Gospel Gazette, Bible Articles

Vol. 1, No. 4 Page 12 April 1999

Gospel Gazette, Bible Articles

Standing Up For Jesus
(Part 2)

By David Anguish

In part 1, we noted the publicity, goals and major claims of the Jesus Seminar along with a brief critique of their scholarship. In this article, we will offer a response to one of their major claims as regards the New Testament writings.

No Knowledge of the Original Text?

Most of what the Seminar has concluded about the reliability of the New Testament's account of Jesus is based on the premise that the gap between the original time of writing and the copies of the New Testament writings which have survived is too great for those documents to be trusted. In their own words:
We do not possess autographs [the originals] of any of the books of the entire Bible. The oldest surviving copies of the gospels date from about one hundred and seventy-five years after the death of Jesus, and no two copies are precisely alike. And handmade manuscripts have almost always been 'corrected' here and there, often by more than one hand. . . . Even careful copyists make some mistakes, as every proofreader knows. So we will never be able to claim certain knowledge of exactly what the original text of any biblical writing was (Robert Funk, et.al., The Five Gospels: The Search for the Authentic Words of Jesus, 6).
Space permits only the briefest of responses to this claim here. But we can present enough to show that they have not told the whole story and to wonder why, in light of their claim to represent current New Testament scholarship, that is the case.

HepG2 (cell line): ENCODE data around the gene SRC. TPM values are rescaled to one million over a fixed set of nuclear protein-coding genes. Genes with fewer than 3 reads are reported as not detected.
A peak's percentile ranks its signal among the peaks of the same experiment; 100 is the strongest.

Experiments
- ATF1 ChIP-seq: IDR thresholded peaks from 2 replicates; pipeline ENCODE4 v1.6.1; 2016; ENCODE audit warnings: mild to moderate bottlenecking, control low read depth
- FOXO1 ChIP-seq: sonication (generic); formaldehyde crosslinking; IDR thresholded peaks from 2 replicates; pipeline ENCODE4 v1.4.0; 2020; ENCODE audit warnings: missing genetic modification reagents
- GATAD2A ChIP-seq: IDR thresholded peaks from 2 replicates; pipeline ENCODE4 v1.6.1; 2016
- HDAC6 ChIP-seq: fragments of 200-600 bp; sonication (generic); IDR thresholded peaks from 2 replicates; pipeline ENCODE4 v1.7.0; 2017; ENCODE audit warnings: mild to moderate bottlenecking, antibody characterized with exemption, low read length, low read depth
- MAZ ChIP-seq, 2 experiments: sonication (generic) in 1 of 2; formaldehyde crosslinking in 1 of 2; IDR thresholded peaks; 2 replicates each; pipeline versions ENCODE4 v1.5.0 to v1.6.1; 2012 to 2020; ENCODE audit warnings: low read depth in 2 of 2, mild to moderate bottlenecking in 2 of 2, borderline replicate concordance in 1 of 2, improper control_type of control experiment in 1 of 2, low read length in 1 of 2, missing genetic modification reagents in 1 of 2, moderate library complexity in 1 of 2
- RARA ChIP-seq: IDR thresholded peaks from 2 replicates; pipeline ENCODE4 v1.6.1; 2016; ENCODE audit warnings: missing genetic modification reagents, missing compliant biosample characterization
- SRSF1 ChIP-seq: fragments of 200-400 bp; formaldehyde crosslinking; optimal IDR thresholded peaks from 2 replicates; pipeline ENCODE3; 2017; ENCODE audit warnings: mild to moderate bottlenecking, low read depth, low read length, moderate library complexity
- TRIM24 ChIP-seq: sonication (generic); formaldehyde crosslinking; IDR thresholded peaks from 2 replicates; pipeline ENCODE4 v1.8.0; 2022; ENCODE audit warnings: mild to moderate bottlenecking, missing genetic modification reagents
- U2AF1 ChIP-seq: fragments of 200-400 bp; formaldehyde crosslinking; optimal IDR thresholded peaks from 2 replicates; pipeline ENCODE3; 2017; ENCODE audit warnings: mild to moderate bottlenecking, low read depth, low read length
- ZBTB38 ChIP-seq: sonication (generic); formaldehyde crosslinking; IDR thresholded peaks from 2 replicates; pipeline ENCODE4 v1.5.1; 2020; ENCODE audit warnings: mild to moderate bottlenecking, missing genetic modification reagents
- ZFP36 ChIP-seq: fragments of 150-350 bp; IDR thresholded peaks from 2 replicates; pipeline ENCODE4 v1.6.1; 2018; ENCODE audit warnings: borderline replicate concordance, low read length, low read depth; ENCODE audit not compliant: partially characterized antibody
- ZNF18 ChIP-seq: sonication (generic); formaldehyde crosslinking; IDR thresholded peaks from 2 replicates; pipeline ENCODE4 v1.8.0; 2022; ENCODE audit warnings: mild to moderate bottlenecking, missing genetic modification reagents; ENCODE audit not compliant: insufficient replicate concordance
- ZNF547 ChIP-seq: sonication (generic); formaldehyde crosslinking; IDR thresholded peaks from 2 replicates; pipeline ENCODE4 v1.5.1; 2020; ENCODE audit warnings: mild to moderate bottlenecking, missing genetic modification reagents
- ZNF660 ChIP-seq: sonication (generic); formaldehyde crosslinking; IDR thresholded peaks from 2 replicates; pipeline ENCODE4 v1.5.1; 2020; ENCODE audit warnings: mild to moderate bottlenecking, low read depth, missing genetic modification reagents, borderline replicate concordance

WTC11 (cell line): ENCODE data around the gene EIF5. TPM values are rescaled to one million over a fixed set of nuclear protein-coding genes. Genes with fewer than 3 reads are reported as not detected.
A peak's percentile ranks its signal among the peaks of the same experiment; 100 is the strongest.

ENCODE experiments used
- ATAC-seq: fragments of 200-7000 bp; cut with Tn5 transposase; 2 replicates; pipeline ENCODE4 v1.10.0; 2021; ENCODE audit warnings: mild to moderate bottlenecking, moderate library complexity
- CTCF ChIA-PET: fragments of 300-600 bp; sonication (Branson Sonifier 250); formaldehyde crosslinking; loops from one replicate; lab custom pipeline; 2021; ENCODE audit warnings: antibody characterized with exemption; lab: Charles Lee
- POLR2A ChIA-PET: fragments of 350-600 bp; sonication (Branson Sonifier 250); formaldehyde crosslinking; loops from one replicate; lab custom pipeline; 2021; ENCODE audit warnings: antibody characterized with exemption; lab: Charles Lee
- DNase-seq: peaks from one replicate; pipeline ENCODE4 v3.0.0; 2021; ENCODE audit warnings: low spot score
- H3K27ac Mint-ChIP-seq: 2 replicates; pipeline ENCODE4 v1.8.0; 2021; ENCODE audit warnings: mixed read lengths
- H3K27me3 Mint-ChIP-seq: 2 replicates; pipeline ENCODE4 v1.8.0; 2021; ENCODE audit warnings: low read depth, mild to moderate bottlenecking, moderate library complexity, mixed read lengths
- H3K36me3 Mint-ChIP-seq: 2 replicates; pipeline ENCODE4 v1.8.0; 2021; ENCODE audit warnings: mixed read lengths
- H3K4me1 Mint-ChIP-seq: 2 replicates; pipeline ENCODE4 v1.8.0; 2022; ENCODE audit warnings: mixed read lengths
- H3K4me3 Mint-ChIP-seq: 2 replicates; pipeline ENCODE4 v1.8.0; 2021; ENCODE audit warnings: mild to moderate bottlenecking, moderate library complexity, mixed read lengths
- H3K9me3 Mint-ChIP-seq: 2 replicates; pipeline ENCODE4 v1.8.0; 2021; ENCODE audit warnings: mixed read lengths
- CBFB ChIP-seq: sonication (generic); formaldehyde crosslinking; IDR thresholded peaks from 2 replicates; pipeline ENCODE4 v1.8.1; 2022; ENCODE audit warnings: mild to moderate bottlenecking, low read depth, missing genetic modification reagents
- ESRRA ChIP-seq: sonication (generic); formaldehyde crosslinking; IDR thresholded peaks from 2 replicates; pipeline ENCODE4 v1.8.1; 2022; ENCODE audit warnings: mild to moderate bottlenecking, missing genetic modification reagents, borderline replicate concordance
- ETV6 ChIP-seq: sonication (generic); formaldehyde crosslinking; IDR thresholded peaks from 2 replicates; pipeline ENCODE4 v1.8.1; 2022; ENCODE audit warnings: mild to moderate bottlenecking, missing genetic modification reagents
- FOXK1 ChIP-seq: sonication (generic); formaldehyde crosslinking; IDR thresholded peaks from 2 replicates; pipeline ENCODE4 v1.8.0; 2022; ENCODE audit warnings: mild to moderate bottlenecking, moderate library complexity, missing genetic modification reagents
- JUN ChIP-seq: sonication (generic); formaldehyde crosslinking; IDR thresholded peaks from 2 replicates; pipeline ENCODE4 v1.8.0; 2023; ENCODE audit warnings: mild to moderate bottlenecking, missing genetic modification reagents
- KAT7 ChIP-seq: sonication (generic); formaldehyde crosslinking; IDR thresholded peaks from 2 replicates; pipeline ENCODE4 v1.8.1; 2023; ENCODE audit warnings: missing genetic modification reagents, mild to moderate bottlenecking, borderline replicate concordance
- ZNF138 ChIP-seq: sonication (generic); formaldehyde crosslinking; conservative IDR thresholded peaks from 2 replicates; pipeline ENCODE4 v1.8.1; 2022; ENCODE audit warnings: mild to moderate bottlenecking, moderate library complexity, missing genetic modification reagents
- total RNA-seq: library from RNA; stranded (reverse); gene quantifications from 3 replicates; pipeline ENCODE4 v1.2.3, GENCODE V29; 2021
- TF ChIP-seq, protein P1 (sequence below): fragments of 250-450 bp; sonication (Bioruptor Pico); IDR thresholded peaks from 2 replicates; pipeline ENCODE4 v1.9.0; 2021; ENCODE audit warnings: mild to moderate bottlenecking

A Look at the Evidence

First, let us make clear that we are not questioning whether it is legitimate to subject the study of the New Testament writings to the same tests which are used by historians to establish the veracity of any writing. The New Testament itself records such willingness to have its story checked. For instance, in Acts 26:26, the apostle Paul appeals to Herod Agrippa II to verify the events about which he spoke. "For the king knows about these matters, and I speak to him also with confidence, since I am persuaded that none of these things escape his notice; for this has not been done in a corner" (Acts 26:26, NASB). In these words, Paul reminded his hearers that Jesus was a person of history and that the deeds Christians attributed to him could be verified.

When it comes to checking the veracity of documents which claim to present actual events from history, the first test historians apply is the bibliographical test which asks whether a writing as it now stands represents what was originally written. In this test, historians have two concerns. First, how long after the alleged date of original writing was a copy made? Second, are enough copies available to reconstruct the original writings? Copyists do make mistakes, but by comparing a large number of manuscript copies, and generally accepting the oldest and most frequently used reading of any given text, historians can be confident that they have reconstructed an original as it first appeared.

When the bibliographical test is applied to the New Testament, the results are better than for any other writing from antiquity. To compare just a few examples, there are fewer than 100 known copies (in most cases fewer than 20) of such ancient writings as those of Julius Caesar, Plato or Aristotle. The earliest known copies available for study were made 750 to 1,400 years after their authors lived. Yet, most of what we know about antiquity is based on such writings and historians do not hesitate to accept their testimony.

In the case of the New Testament, the story is different. There are four complete manuscript copies which date only 300-400 years after the originals. In addition, there are nearly complete manuscripts which date between 155-200 A. D. Even if they were done as late as 200, they are still from a time just a little over a century from the date of the original writings, much closer in time than the copies of Caesar or Aristotle to their authors.